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  • Writer's pictureRichard Kadri-Langford

Is early intervention the key to managing diabetes?

If you think you’ve ‘only got diabetes’ then you may need to think again.


That’s the message from one panel of American physicians including cardiologists, nephrologists, endocrinologists, and primary care doctors.[1] Concerned about the link not only between obesity and diabetes but also between diabetes and a number of other conditions, they have drawn up a series of recommendations based on early intervention allied to an awareness of and focus on certain conditions which are often linked to diabetes.

These linked conditions, or co-morbidities, include fatty liver disease, high blood pressure - otherwise known as hypertension, kidney disease, blindness, and heart failure. The danger, says the panel, is that treatments geared solely towards diabetes could miss these other conditions until it is too late to prevent lasting damage.[2]


In order to avoid this, they recommend early screening and diagnosis alongside the early implementation of lifestyle changes. For example, with obesity being a known risk factor for diabetes, the report suggests that those who are obese or overweight should be assessed not only for glucose tolerance but also for conditions including heart and kidney disease, sleep disturbance, and osteoarthritis. Early interventions such as a low-carbohydrate diet allied to an increase in exercise could then help to reduce the risk of developing any of these conditions.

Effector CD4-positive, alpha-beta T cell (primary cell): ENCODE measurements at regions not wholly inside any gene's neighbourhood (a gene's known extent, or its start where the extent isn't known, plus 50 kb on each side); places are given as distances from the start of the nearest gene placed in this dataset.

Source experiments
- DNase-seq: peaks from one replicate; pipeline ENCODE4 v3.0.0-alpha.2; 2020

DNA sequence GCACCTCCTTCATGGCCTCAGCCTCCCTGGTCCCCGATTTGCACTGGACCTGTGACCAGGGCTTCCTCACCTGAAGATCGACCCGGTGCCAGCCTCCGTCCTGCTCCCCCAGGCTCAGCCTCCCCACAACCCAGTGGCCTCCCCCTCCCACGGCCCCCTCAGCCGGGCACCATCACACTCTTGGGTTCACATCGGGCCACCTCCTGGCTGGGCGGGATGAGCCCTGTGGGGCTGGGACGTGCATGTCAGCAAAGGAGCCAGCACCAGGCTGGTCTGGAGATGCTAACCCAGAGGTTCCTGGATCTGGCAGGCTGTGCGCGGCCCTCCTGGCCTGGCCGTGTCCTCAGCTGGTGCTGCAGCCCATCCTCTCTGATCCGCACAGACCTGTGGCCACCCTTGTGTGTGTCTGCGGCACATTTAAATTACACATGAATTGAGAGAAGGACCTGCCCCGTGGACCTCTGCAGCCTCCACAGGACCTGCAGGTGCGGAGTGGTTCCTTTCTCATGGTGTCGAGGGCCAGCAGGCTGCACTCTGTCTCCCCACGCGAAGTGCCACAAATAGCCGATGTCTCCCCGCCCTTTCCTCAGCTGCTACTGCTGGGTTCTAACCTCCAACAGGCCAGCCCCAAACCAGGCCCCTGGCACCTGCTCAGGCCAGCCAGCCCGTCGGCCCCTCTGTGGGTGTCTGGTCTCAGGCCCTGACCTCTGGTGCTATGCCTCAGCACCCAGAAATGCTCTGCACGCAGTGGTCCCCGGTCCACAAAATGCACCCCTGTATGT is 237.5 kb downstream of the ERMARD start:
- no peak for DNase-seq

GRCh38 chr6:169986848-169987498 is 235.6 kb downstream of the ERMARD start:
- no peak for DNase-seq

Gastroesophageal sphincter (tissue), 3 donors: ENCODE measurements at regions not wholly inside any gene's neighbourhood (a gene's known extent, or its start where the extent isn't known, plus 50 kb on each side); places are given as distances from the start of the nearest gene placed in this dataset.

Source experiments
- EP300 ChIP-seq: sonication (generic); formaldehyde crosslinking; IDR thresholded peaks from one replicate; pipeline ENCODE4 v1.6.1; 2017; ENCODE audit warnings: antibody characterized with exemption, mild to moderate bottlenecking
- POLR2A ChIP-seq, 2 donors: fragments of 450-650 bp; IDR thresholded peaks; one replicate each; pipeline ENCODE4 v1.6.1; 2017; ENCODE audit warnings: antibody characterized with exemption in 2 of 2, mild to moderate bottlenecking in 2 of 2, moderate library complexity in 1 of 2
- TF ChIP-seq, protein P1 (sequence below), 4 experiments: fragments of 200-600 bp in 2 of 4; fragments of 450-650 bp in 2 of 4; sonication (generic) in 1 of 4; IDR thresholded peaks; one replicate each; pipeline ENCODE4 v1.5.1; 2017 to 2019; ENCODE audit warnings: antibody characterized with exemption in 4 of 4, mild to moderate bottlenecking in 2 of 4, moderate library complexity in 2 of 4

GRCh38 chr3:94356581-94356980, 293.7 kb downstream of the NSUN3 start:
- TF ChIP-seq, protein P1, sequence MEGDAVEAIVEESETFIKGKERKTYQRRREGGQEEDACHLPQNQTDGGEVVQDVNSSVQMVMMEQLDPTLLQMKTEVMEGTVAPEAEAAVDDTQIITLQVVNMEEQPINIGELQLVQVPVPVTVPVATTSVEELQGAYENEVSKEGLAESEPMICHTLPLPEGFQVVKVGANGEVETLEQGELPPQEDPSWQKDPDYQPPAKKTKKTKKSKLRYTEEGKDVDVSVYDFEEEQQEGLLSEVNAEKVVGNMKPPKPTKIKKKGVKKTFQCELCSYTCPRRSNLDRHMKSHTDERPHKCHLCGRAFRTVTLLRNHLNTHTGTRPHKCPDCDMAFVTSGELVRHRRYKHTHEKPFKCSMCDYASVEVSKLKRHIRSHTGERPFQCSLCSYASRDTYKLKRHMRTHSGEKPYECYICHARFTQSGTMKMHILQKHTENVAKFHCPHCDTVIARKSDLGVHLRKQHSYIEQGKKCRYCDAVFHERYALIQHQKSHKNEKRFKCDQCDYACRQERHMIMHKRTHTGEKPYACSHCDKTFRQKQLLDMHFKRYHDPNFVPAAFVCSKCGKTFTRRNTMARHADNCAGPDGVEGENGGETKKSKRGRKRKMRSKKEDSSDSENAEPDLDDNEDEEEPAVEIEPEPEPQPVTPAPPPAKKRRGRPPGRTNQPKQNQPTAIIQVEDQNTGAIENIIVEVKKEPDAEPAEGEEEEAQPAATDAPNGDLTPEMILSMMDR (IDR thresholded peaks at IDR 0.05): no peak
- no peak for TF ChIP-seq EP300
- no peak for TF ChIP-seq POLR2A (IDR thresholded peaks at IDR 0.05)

Even in those who have already developed diabetes, the sooner that holistic interventions take place, the better the chance of managing or preventing further complications.

In this instance, the report recommends that both prediabetic and diabetic individuals should be screened for conditions including eye, kidney and heart damage. Here again, the primary treatments include weight management and exercise. Not only can these help to manage diabetes, but exercise, allied to a low sodium, high potassium diet, can also help to manage any tendency towards high blood pressure which for diabetics is recommended to be below 130/80.


In and of themselves, none of these recommendations are new, but this report stands out because of the emphasis on preventative measures which look to tackle a range of potential conditions rather than simply concentrating on one aspect of an individual’s health. It’s an approach which already has some traction in the UK. For example, the British Heart Foundation website carries an article from a Diabetes UK adviser which extolls the importance of diet and activity in preventing diabetes. [3]

That article comments that around 80% of Type 2 Diabetes cases can be delayed or prevented through lifestyle changes.

With those lifestyle changes also potentially staving off other conditions, the more that health professionals look to treat the person, not the condition, the better the potential outcome for a healthier life.


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